SOC 2 Academy: Holding Your Employees Accountable

by Joseph Kirkpatrick / December 7th, 2018

Common Criteria 1.5

When a service organization undergoes a SOC 2 audit, auditors will be looking to validate that they comply with the common criteria listed in the 2017 SOC 2 Trust Services Criteria. Common criteria 1.5 (CC1.5) states, “The entity holds individuals accountable for their internal control responsibilities in the pursuit of objectives.” What do organizations need to do to demonstrate that they are holding employees accountable? Organizations can implement accountability measures through positive and punitive reinforcements, but what does that look like? Let’s discuss.

Positive Reinforcements in the Workplace

In order to ensure that an organization’s internal controls are in place and operating effectively, the personnel responsible for those internal controls must be held accountable. Instituting positive reinforcements in the workplace is one way that organizations can be sure that they are holding employees accountable. Incentives, such as bonuses or additional vacation time, or even public praises of appreciation can go a long way for an organization. When employees are recognized or rewarded for their hard work, they will be more likely to be accountable. Using positive reinforcements helps set the tone in an organization for accountability and will empower an organization’s employees to want to meet the expectations set for them.

Punitive Reinforcements in the Workplace

Though some might feel that punishing employees is not as effective as using positive reinforcements, when it comes to holding employees accountable, taking punitive measures can be necessary. For example, if you have an employee who is constantly missing deadlines, they should be reprimanded in some way, such as a one-on-one meeting with a supervisor or a written warning. If an employee tasked with physical security internal controls forgets to lock up the office, there needs to be some disciplinary measure taken. By avoiding punitive reinforcements altogether, an organization’s employees might not think management takes misbehavior or negligence seriously. Holding employees accountable might result in terminating a few employees, but it will set the tone for compliance and accountability for the rest of the organization.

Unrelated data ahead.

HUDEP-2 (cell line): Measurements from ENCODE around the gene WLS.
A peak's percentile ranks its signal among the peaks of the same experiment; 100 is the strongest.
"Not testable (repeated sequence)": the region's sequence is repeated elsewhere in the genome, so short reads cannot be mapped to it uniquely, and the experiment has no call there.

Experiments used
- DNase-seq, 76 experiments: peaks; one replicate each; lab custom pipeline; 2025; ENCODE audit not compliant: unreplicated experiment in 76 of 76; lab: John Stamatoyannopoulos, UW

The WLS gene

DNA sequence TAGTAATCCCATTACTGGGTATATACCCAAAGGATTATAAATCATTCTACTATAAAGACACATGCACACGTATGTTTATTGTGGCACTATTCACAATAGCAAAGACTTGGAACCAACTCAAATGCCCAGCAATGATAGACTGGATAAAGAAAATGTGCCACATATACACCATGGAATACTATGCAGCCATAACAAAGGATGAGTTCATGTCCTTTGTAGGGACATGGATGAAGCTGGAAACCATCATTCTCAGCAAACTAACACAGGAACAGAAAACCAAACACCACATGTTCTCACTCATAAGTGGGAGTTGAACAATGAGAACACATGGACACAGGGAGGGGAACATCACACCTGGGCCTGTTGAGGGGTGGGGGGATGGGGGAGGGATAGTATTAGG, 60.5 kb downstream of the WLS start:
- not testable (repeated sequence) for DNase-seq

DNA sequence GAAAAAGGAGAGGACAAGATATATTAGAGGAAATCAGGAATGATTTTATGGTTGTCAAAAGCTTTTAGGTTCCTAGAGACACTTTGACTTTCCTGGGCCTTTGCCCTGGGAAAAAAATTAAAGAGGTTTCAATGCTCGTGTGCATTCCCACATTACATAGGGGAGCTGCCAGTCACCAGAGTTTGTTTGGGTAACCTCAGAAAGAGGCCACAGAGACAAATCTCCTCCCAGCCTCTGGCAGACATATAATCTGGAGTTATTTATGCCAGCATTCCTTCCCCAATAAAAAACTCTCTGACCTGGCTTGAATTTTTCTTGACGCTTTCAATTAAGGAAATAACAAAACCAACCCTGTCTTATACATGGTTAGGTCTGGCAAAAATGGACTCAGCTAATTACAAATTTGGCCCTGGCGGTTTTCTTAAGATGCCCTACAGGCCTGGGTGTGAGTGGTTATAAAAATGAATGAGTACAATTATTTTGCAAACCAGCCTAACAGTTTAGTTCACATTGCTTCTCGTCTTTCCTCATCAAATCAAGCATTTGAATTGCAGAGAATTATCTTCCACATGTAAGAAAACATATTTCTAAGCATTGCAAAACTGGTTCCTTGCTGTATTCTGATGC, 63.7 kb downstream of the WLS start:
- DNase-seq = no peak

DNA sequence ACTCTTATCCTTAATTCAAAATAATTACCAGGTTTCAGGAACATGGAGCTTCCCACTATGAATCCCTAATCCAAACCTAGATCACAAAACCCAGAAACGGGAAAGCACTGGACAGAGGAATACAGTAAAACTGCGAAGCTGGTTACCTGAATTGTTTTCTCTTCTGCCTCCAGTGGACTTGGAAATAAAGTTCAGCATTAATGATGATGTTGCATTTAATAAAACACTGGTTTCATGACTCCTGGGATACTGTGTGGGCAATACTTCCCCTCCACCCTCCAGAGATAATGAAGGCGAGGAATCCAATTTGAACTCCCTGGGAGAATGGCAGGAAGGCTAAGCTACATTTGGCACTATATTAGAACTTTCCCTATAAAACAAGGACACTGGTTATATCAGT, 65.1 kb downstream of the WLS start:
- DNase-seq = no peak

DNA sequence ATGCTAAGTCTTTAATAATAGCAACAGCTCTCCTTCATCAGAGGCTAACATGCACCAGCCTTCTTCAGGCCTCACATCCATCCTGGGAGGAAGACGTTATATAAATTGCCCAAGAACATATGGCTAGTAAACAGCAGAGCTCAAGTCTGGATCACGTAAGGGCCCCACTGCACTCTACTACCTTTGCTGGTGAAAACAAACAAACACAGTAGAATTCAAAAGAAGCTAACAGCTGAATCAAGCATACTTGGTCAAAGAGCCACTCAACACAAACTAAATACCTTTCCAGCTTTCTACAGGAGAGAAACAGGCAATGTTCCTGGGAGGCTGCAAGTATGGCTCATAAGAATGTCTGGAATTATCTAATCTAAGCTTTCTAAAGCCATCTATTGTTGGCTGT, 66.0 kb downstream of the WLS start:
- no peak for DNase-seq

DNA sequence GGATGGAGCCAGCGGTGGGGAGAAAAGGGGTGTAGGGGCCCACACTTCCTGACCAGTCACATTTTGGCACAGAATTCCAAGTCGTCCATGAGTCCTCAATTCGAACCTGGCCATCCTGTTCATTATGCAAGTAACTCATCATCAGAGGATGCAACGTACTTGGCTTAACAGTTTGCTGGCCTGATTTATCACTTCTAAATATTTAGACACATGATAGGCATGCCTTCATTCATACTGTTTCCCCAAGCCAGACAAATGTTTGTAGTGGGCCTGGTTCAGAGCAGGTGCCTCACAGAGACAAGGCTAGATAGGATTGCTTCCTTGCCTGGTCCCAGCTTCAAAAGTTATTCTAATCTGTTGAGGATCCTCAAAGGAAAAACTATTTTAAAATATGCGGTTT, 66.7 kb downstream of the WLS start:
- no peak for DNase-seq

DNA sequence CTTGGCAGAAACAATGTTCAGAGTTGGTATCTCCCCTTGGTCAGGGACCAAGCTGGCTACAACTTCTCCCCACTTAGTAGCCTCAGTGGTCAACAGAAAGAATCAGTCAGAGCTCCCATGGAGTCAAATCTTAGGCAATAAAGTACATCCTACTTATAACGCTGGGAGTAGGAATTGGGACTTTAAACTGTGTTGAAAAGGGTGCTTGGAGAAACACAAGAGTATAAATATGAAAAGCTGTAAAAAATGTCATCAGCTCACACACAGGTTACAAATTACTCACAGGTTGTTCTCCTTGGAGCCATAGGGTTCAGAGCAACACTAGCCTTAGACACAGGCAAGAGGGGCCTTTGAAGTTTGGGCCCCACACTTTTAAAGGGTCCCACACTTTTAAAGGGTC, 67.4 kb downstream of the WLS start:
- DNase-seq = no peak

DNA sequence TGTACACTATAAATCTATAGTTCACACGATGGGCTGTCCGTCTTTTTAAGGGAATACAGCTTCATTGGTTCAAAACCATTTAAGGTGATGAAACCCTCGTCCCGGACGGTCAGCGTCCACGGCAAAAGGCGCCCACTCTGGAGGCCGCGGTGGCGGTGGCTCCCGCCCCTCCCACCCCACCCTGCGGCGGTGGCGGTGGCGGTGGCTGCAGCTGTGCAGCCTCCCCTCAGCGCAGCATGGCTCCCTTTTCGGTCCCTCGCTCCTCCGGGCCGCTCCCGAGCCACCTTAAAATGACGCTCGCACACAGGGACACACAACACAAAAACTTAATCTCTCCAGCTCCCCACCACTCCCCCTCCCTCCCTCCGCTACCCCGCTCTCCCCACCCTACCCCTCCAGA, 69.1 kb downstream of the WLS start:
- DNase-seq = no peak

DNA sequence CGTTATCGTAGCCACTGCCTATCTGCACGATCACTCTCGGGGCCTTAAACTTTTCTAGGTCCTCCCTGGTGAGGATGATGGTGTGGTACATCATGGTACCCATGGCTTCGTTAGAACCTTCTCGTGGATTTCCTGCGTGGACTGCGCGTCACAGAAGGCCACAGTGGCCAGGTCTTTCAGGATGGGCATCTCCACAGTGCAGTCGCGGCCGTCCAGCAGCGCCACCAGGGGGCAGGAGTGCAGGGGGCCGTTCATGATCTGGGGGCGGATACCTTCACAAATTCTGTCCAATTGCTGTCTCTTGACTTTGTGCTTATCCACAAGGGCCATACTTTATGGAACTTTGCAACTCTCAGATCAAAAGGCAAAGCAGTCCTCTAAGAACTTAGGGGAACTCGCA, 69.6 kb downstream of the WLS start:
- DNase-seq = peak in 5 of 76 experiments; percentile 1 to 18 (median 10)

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SOC 2 common criteria 1.5 (CC1.5) says that the entity has to hold individuals accountable for their internal control responsibilities. Accountability can be achieved positively or punitively. On the positive side, you could put rewards and incentives into place. When you catch somebody doing the right thing, when they achieve the objectives that you’ve set out for them, they should be held up as an example for the rest of the organization to see. When you have someone who breaks the rules and perhaps doesn’t live up to the requirements that you have, you should have some type of disciplinary measure, so that the organization knows that you are taking that seriously and that someone will be held accountable or perhaps even terminated if they don’t follow through with their internal control responsibilities.